This is not at some point in the near future either, it is already here. The story at the Cannes Lions Festival in the past two years have been telling. Multiple entries and wins from technology firms including Google and Lions awards to IBM. The advertising playbook shows a clear shift. A shift from informing, persuading and entertaining, to connection, technology, and utility. Which can equally have an emotional impact on people.

Yes, big boring brands will continue the need for old school interruption advertising, but the space will become more competitive and less profitable for client and agency alike. If advertising wants to stay lucky, then it’s time it does what most newspapers and legacy media conglomerates failed to: redefine how connections are made and make sure it understands and controls the tools to make the connections.

In fact, knowing about them isn’t enough, it needs to be able to build them too. Advertising and media agencies need to become consumer technology firms. The firm that connects the pieces of seemingly disparate technology. A firm which connects brands to people with tools of technology. That is now the job of the advertising agencies who want to survive.

Given that advertising agencies are a labour-oriented business let’s compare the two types in regard to creative talent.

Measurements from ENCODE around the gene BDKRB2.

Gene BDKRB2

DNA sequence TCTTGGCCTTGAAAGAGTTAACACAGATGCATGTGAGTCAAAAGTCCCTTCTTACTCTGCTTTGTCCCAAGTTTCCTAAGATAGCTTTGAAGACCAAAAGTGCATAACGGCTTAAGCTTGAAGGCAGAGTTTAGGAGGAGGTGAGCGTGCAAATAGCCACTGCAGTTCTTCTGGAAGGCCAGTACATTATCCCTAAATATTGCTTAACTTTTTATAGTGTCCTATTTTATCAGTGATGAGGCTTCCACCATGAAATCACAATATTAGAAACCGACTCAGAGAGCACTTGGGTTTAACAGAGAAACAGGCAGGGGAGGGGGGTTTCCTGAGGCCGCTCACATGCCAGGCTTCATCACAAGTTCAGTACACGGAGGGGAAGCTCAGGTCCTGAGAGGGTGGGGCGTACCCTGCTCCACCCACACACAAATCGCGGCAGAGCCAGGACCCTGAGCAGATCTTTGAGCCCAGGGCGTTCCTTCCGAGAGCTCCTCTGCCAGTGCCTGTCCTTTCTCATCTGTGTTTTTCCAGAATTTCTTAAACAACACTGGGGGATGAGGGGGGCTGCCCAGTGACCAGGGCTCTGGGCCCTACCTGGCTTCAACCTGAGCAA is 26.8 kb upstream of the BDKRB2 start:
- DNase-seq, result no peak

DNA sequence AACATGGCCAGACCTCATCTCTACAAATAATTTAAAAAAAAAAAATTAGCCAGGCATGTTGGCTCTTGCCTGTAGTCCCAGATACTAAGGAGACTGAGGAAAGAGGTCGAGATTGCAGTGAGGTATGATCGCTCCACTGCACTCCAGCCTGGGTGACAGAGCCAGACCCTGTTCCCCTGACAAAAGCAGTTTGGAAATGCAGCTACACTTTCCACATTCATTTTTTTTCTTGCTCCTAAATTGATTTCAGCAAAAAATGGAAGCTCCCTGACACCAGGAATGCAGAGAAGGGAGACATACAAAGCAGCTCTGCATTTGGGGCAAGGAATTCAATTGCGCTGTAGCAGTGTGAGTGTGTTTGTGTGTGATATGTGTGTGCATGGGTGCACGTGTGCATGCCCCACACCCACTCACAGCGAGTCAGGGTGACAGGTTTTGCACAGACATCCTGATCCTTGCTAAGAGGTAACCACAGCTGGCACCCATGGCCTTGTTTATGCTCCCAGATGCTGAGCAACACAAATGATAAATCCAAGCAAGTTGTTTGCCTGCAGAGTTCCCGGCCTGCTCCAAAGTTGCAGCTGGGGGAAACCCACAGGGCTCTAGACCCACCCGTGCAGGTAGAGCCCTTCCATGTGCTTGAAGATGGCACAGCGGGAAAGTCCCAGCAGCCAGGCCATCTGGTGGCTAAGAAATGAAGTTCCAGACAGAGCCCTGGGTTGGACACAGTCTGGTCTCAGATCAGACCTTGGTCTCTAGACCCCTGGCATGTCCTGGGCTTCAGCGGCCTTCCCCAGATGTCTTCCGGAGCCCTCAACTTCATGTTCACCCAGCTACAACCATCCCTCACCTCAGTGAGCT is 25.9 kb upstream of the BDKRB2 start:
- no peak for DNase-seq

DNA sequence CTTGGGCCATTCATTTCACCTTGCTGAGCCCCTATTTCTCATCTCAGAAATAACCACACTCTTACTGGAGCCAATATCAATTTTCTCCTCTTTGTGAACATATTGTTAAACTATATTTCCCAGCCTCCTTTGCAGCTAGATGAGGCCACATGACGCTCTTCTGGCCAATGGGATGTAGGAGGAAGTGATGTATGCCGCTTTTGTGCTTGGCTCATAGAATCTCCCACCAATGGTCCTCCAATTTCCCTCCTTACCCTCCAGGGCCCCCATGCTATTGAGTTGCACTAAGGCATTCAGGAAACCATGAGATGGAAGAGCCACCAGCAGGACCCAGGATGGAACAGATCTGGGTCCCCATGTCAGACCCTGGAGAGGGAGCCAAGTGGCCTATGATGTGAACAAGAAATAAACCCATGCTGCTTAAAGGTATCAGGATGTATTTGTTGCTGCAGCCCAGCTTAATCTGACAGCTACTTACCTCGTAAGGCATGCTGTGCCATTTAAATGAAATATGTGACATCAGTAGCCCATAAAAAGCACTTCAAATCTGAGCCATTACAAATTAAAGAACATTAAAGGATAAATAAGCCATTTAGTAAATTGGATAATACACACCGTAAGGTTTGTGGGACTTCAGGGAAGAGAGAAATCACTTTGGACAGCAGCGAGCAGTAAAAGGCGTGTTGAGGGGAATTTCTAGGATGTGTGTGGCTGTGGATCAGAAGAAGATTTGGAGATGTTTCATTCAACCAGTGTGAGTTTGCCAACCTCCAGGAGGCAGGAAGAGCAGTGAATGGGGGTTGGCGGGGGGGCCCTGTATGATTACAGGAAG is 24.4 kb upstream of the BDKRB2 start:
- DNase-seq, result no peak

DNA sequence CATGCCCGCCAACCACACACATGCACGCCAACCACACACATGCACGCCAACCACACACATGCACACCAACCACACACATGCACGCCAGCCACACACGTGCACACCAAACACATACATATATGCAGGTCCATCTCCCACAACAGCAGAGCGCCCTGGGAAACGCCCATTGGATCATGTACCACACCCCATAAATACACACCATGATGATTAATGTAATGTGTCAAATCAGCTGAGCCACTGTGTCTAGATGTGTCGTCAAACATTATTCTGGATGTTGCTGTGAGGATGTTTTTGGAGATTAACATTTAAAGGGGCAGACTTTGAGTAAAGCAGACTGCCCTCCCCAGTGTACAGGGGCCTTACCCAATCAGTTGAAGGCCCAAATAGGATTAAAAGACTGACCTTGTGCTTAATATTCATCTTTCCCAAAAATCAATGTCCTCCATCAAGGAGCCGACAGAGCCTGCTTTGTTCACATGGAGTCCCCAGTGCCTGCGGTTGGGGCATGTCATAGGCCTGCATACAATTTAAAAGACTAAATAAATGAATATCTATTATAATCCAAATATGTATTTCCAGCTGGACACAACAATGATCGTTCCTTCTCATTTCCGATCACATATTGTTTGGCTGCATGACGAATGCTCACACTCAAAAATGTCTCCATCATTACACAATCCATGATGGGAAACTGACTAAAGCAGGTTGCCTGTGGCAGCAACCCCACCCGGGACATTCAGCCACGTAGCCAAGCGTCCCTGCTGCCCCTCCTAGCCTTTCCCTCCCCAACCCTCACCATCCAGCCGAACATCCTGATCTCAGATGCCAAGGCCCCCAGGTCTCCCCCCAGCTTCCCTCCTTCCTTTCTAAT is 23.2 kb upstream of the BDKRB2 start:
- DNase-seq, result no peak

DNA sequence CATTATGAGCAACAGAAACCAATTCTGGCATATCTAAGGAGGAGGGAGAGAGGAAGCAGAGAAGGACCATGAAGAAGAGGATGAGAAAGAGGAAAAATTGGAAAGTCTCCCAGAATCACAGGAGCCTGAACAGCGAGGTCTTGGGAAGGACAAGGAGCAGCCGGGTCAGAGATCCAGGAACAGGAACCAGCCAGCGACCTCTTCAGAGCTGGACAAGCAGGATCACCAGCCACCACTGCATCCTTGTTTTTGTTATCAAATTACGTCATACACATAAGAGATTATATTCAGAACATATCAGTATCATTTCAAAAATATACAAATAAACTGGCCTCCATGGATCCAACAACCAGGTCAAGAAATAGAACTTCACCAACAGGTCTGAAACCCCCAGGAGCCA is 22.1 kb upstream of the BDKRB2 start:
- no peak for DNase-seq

Yesterday’s talent  

  • Copy writers
  • Art directors
  • Creative Directors
  • Producers
  • Planners


Tomorrow’s talent

  • Creative Technologists
  • Coders
  • Hardware Hackers
  • UI Experts
  • HTML’ers
  • Content Kings
  • Brand evangelists
  • Jobs not invented yet


It must be said that the creative industry mantle has been handed over to technology and startup firms. This is where the young creative minds of today want to go work. And who wouldn’t? They are changing the world and their campuses look like Disneyland with free organic food restaurants and share options being handed out like lollipops. Sure, this is a function of profit, but it also attracts a talent cycle, which can then maintain it. A great creative demarcation is underway, consumer pop culture 2.0 is up for grabs. It’s hard to see the war being won with the weapons of yesteryear. And when you can’t beat them, the only choice is to join them.


Steve Sammartino is a Melbourne-based marketing guy and entrepreneur. His new book, The Great Fragmentation, is a marketing manifesto for the technology age, out 24 July.

Steve Sammartino
BY Steve Sammartino ON 11 July 2014
Steve has been involved in the marketing and communications arena for over 15 years. His entrepreneurial ventures include, an air-powered car made of Lego and Aussie automotive start-up Tomcar. His blog, is one of Australia’s most-followed business blogs. His blog, is the most-followed start-up/entrepreneur blog in the world. His book 'The Great Fragmentation: And Why the Future of All Business is Small' is out now.